Until this year, I'd never brined a turkey. My normal MO for that fowl is to whip up some herbed or spiced butter and go to town with an injector. It works well. But so many people rave about the brining method that I decided to try it.
Well…it was good. But no better than my other method, which, I might add, was substantially easier and took far less time. So next year, I'll go back to that. But brining was a worthy experiment, and because it was an experiment and my first try, I resisted my inclination to make it up as I went. I used the cider brining and glaze technique on epicurious, just to give credit where credit is due.
3 cups cider
1.5 cups salt
5 bay leaves
1 turkey-mine was 10 lbs, fresh, and free range organic
1 tbsp butter
The day before you intend to cook the turkey, make the brine. In a large stockpot, heat 2 cups of cider, the salt, and bay leaves on low until the salt dissolves. Remove from heat. Now add cold water to fill about halfway. This should make the overall temperature of the liquid and pot cool, but if it doesn't, let it cool before proceeding any further.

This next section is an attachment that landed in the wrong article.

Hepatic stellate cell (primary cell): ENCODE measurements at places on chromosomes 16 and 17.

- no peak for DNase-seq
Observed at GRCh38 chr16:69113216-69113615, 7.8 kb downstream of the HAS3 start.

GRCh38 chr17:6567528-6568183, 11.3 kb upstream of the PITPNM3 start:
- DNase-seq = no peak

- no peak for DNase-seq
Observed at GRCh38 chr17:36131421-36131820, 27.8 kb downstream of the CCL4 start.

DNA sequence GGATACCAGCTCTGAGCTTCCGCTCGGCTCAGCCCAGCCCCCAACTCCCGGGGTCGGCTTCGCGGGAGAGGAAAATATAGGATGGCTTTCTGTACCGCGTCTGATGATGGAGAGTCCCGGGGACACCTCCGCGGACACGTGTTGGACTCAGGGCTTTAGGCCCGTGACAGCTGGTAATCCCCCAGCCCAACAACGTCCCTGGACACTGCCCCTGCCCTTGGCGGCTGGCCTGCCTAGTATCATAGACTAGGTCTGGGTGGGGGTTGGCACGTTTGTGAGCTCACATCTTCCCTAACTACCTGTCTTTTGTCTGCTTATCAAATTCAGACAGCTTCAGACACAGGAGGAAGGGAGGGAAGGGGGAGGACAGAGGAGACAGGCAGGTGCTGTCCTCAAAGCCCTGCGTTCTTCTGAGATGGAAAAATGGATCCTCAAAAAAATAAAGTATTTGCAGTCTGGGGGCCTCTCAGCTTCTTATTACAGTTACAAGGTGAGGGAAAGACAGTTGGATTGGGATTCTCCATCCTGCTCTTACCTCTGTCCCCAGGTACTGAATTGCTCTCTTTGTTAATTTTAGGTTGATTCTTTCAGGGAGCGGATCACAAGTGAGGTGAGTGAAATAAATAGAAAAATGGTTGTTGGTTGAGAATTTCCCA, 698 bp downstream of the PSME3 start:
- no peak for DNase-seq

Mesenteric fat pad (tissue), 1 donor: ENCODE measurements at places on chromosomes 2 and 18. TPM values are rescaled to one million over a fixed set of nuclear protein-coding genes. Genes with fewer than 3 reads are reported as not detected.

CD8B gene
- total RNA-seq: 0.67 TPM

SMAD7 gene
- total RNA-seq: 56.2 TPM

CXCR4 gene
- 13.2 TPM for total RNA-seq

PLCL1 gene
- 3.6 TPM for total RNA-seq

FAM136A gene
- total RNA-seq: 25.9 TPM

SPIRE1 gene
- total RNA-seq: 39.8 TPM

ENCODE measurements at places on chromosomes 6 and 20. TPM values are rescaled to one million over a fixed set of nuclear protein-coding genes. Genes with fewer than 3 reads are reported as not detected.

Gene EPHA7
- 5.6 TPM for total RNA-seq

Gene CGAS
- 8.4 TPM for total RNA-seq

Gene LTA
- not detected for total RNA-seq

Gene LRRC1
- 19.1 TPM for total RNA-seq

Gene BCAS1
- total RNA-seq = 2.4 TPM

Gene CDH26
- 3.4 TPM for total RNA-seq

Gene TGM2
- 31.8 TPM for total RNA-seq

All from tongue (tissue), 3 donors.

Rinse the turkey and remove disgusting entrails/giblets/gizzard. Plop into the stockpot. If the liquid doesn't cover it, add more water until completely submerged.
Pop in the fridge overnight.
The next day, remove from the brine and rinse THOROUGHLY. Discard the brine juice. Line your roasting pan with paper towels, pop the turkey on top of them, and refrigerate again for several hours before cooking.
Now take the turkey back out of the fridge and preheat your oven to 350 degrees. Take your stuffing and stuff it inside the turkey's body cavity. It's ok to pack it in-it's so much better baked inside the bird, so why not maximize the deliciousness? Then pop the turkey in the oven.
When the turkey has been cooking for about 45 minutes, it's time to make the glaze. Simmer 1 cup cider in a small saucepan until reduced in volume by about 75%. This will take about 15 minutes.
Now add the butter, remove from heat, and stir vigorously until butter is melted and combined with the cider. There you have your glaze. Now take the turkey out of the oven and brush about half the glaze on. Reserve the rest. If you buy a bigger bird than I have, you may need to double the glaze you make.
Put the turkey back in the oven. Watch it carefully. After the skin gets golden, cover it with aluminum foil to keep it from burning. Also, if the turkey is not dripping sufficient fat to keep the glaze that drips onto the bottom of the pan from burning, add water to the pan every half hour or so. You do NOT want that stuff to burn, I'm telling you. It will ruin your pan.
After an hour passes from the first glazing, take the turkey out and glaze it again. Then put it back and keep roasting until the temperature in the thickest part of the thigh registers 170 degrees. Mine took about 4 hours, what with all the glazing and fussing with it that I did.
Now take that gobbler out. Keep it covered and let it rest for 30 minutes.
A glazed bird does look pretty, does it not?
And even yummier on the plate…